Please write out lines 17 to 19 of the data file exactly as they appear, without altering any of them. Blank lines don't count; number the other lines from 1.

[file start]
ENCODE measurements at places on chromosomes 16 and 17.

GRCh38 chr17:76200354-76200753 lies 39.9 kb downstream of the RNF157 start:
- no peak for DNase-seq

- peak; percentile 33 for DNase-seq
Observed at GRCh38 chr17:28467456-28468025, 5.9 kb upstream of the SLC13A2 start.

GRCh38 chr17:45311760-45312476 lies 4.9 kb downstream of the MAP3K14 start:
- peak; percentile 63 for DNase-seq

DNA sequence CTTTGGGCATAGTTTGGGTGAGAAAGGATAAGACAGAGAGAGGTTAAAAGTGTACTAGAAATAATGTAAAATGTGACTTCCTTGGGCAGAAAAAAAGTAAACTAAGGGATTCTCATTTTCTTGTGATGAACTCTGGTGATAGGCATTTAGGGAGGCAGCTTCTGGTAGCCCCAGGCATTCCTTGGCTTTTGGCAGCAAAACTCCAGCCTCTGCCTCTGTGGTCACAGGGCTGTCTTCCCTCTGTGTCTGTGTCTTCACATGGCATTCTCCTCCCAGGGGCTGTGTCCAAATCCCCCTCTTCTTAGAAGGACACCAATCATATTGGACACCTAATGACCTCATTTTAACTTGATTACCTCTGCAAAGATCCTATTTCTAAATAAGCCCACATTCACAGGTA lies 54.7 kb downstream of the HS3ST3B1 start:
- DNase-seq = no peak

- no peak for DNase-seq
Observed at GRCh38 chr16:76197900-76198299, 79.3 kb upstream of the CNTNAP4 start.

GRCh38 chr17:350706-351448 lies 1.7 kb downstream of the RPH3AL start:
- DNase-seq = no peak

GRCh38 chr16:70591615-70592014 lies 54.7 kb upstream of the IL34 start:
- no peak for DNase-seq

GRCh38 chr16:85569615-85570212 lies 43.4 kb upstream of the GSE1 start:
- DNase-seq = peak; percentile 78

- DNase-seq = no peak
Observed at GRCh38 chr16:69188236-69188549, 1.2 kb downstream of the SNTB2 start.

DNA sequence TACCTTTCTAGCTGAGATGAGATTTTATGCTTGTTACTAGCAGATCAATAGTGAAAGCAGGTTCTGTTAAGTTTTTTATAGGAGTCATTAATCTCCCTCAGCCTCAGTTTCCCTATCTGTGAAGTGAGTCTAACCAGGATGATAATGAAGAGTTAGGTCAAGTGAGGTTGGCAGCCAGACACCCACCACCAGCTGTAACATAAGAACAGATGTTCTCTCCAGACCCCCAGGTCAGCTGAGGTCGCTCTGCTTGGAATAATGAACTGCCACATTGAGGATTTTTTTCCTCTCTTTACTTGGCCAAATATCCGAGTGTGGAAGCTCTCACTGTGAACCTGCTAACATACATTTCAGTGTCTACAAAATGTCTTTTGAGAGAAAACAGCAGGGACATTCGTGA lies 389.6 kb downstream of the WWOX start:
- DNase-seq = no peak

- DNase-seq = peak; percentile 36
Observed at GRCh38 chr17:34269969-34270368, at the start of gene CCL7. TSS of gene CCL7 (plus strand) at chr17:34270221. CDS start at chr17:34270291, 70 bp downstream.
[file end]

- DNase-seq = peak; percentile 78

- DNase-seq = no peak
Observed at GRCh38 chr16:69188236-69188549, 1.2 kb downstream of the SNTB2 start.